As for history, Buck is old enough to remember the Washington Senators who McCaughey announced was Buck’s favorite team. (They’ve been the Texas Rangers since they moved in 1971.). When the band played Buck’s “Journeyman” about a specialist who moves from team to team and town to town, it had echoes of R.E.M. ‘s “Driver 8” and could have just as easily been about a rock and roll lifer.

The band’s two sets provided thrashing commentaries built around baseball legend including Willie Mays, Hank Aaron, Fernando Valenzuela and Ted Williams  (“Ted Fuckin’ Williams” listed on the set list as “TFW”). When the band launched into the chant about Angels pitcher and hitting phenomenon Shohei Otani, it was like being at a massive pep rally celebrating baseball’s greatest contemporary player.

Introducing the song “Stuff,” Mills presented his own field research that emanated from a trip to Spring Training. Assuming that 25 percent of pitchers were cheating with their pitches, Mills was told by one flamethrower that it’s closer to 75 per cent. Mills’ biting sarcasm drove the hilarious song that was built around his thumping bass and dry delivery about the evils of spitters and greased balls.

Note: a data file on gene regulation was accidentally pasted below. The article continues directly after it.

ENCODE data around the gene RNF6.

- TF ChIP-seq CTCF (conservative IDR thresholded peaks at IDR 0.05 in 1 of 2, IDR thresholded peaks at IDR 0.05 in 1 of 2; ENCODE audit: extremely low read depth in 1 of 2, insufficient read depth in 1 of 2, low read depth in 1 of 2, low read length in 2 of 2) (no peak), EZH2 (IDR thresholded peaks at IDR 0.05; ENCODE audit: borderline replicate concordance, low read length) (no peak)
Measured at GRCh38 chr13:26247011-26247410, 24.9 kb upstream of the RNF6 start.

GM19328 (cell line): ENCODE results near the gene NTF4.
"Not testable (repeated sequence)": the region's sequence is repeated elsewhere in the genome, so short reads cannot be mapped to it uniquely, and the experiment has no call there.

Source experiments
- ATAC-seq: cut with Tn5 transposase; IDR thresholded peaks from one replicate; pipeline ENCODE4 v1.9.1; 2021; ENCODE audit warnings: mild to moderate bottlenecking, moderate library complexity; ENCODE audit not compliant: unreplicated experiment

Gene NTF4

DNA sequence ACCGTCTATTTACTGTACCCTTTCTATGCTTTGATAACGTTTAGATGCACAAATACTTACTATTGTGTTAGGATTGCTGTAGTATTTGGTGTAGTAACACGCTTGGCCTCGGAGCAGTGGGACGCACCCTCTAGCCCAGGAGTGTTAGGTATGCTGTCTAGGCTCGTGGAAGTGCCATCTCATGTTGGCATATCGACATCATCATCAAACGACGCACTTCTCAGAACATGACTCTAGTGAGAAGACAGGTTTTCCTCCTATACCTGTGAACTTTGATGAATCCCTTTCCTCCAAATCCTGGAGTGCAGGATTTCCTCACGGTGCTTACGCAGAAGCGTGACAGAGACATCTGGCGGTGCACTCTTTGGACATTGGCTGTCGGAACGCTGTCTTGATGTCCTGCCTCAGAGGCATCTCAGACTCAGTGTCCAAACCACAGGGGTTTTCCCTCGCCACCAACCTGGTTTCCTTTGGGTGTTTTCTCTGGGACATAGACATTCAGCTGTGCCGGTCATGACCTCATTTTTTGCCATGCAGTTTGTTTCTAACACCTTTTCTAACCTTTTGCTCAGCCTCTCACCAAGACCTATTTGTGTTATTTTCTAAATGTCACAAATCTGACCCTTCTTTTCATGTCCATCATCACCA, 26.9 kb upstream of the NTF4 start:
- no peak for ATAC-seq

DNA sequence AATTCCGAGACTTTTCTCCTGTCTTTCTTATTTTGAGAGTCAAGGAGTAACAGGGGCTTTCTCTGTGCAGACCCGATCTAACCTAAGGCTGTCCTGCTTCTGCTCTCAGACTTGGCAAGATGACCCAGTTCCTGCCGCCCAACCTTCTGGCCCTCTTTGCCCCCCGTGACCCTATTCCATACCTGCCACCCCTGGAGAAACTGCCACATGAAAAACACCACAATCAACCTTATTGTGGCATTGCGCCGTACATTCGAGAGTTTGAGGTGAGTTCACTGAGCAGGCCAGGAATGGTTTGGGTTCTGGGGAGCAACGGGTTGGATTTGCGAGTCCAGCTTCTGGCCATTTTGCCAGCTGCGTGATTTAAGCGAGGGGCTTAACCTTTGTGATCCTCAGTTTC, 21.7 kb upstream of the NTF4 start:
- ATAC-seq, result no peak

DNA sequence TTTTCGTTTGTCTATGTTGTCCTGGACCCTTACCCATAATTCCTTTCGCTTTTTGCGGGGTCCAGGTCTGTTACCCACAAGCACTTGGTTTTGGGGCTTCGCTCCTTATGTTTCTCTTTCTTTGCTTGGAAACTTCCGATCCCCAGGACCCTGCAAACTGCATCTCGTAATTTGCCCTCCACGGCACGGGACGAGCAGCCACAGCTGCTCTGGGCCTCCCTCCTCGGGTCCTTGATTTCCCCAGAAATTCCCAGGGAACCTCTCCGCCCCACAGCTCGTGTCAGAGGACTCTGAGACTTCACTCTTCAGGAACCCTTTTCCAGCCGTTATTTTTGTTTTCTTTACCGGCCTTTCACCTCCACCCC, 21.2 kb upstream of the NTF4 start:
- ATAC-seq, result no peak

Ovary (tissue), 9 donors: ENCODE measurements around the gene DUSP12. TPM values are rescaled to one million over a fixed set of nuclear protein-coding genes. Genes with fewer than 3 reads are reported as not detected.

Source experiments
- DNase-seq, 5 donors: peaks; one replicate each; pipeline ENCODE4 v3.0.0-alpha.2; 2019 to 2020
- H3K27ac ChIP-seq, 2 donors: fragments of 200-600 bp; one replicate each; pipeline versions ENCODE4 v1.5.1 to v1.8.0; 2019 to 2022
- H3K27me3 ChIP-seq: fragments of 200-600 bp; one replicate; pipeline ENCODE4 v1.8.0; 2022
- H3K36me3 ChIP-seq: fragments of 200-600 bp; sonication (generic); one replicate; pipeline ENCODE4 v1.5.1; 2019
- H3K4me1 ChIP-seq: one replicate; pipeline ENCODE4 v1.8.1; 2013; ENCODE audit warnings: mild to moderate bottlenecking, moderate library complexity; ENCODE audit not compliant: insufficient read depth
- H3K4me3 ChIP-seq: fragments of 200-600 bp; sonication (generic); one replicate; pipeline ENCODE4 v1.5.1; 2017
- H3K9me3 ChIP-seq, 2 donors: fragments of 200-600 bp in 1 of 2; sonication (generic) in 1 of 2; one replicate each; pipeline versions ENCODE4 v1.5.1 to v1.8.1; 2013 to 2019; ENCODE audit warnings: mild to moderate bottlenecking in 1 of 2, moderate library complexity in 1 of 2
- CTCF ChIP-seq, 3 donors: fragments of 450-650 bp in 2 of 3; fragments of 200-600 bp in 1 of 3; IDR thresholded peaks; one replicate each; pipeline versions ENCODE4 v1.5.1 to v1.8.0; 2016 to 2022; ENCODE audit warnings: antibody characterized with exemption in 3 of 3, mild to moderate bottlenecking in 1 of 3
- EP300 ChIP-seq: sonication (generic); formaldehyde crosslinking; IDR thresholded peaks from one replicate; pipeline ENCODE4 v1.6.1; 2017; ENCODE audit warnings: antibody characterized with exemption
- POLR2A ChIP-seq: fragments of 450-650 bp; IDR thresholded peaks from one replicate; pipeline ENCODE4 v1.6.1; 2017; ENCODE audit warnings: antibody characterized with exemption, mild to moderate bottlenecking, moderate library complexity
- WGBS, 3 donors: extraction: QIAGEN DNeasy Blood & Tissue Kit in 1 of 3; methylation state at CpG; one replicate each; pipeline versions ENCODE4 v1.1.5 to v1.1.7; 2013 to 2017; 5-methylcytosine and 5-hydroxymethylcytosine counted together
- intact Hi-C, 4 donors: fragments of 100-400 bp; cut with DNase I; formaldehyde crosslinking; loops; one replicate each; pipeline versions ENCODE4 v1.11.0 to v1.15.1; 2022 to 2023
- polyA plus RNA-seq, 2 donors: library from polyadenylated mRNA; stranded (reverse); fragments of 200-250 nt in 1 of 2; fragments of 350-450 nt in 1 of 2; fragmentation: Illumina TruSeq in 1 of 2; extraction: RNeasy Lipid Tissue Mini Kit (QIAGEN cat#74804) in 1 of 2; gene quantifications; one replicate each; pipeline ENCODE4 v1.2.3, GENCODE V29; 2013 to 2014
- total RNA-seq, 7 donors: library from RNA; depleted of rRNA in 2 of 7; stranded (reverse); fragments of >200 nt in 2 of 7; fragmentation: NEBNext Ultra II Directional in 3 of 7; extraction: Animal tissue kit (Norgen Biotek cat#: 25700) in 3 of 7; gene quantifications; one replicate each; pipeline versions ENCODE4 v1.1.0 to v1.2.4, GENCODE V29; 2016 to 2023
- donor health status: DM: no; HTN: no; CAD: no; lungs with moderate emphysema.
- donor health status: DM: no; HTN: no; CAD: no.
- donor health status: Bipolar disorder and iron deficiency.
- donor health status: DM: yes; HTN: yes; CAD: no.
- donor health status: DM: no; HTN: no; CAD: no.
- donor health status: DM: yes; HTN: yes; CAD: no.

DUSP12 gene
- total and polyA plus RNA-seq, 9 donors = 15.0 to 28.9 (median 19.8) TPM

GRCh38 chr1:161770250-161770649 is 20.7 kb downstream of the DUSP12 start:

The band’s melodic “Always 1976” paid tribute to Detroit Tigers phenom Mark “The Bird” Fidrych. Coming out of “Uncle Charlie,”  Wynn said the Baseball Project was like hearing Dave Davies with the Standells. Buck, a student of rock history, at times riffed like he wanted to delve into the Monkees’ songbook. Watching his knee bends as he riffed and threw his dangling hair back gave flashbacks to images of his older band’s glory years that are ingrained in our memories. 

All night I was transfixed by Pitmon’s drumming and in modern baseball parlance, her launch angle as she came off the snare. I’m not sure if baseball bat speed has a rock equivalent of drum stick speed but her playing felt like it had the effect of Keith Moon mixed with her agile athleticism.